It all happened due to training. Hockey greats like Teun de Nooijer and Jamie Dyer, I observed them closely. I believe top footballers like Diego Maradona and Lionel Messi also influenced me. I try to watch their videos to learn ball control, how they carry the ball across the field and set up passes, sometimes even score. I am trying to absorb these elements into my game from time to time.

When Brasa took over as head coach for India, you were converted from a creative midfielder into a defender for the World Cup. How did you mould yourself, especially accepting the demands of a defensive role?

Sardara is a big hit with youngsters.-

I remember Brasa's first day with the Indian probables. He watched us and noted down player types and style of holding the hockey stick. Then he started by making us play looking up, those exercises are useful even now. He made me play free man in the defence, in the full-back position because I was comfortable moving up with the ball and relaying passes. For one year I played free man and gained in confidence and got nominated for the World XI twice, based on my showing for India.

Forwards hog the limelight by scoring goals, now drag flickers also become famous. You sacrificed fame for a thankless role as defender, doing a soldier's job of guarding the approach to goal?

I realise the extent of responsibility for team and country. Hockey is a very fast game, you have to decide in the fraction of a second where to hit the ball. Goal-scorers became famous and forwards have an advantage in that aspect, but the thought of trying for fame by getting goals did not enter my mind. I can score if I desire, but prefer to relay the ball to my team-mate in the best scoring position near the goal.

What does Nobbs expect from you? What role are you expected to play in the current team? Do you remain a defender like under Brasa?

My role is to take the ball out of the defence quickly and transfer it to the others in front. Switching from defence to offence has to be done as swiftly as possible via forward passes, or through passes to the sides or back.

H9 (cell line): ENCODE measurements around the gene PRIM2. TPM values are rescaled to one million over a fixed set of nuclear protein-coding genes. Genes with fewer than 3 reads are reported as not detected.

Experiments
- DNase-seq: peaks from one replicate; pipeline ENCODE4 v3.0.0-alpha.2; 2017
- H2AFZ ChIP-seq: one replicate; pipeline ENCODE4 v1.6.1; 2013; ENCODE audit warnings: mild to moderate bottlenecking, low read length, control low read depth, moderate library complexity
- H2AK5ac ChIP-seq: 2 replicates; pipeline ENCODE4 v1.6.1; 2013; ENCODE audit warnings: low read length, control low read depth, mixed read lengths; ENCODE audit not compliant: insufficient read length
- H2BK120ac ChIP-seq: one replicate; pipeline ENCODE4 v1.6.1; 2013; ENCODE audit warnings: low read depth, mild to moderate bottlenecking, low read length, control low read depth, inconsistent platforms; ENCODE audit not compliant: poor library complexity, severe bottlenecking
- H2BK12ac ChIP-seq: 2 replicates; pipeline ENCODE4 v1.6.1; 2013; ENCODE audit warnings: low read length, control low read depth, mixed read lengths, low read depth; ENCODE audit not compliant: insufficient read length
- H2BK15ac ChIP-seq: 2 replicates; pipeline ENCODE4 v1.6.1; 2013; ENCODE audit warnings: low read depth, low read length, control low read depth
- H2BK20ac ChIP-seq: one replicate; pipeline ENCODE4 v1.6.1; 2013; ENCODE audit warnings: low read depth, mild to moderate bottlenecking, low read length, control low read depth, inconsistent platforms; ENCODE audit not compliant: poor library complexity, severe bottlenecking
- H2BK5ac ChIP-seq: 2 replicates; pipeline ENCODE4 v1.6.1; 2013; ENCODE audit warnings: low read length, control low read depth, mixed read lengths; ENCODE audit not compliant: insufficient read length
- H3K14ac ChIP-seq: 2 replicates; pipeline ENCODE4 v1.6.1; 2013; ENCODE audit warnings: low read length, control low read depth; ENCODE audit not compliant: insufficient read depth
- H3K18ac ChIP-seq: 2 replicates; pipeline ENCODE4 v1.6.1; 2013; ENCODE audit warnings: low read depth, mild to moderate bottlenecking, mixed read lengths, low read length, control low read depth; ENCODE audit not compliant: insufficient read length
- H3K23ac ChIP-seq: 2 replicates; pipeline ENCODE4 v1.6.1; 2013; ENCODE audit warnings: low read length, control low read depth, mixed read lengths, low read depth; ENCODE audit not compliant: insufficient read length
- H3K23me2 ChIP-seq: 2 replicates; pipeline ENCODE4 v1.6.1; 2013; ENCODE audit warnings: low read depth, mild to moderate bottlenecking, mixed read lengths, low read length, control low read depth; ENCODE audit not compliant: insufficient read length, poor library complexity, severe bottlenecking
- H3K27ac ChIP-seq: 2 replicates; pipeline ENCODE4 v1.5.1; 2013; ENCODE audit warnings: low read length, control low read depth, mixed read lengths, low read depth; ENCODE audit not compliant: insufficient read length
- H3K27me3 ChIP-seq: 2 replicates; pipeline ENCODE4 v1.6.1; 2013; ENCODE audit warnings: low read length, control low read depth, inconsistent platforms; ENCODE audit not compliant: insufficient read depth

How is your experience under Nobbs in team-building with an eye on the London Olympics?

From the time Michael Nobbs has come in, he has advised us about specific areas where we can take risks. Earlier we started moves from the 16-yard area, the passes were casual. Now we have learnt to hit sure passes if possible, otherwise hitting long diagonal passes is preferable. The reason is that if we lose possession or miss balls in the centre, the counter-attack will be direct. If the opponent gains possession along the sides, we have numbers in the defence and are better placed to face counter-attacks.

Regarding team building, the current Indian squad does not have seniors or juniors. Each one is given a role to play and is treated as equal by the coach. We seniors try to carry them along, the juniors on their part are fast adapting to the intensity at senior levels. During the Olympic Qualifiers, they adjusted so well that I did not realise that I was playing with juniors.

The Indian style is about attacking in waves and scoring goals. Under the new Australian coach, we are attacking like we used to do earlier. We also ended up conceding goals in one-sided matches during the Olympic Qualifiers. Will letting in soft goals trouble us at London?

Nobbs has encouraged us to attack all the time and not worry about letting in a few goals. He is trying to convince us to be ruthless and not be satisfied with victories by one or two-goal margins. We are working on defence in video sessions. Australia has the same approach. I discussed with Charlesworth about the Indian style of attacking hockey. He said that Australia is number one in the world playing the Indian way.

We made defensive errors before in the Qualifiers and conceded easy goals, we are working hard to rectify those mistakes and tighten up our overall game in the time left before the Olympics. One of the reasons for going to London for this test event (four-nation tournament) is to play more frequently against top teams, challenge them and use the experience.

How do you counter the European tactics, the physical play so typical when they are facing Asian teams? How do you handle the body play without getting intimidated?

I prepare separately for each tour. When we are playing the Europeans, there is a lot of physical play, so I do extensive weight training and a lot of mental preparation to become tough in the mind. The skills I have polished and the experience I have accumulated so far come in handy.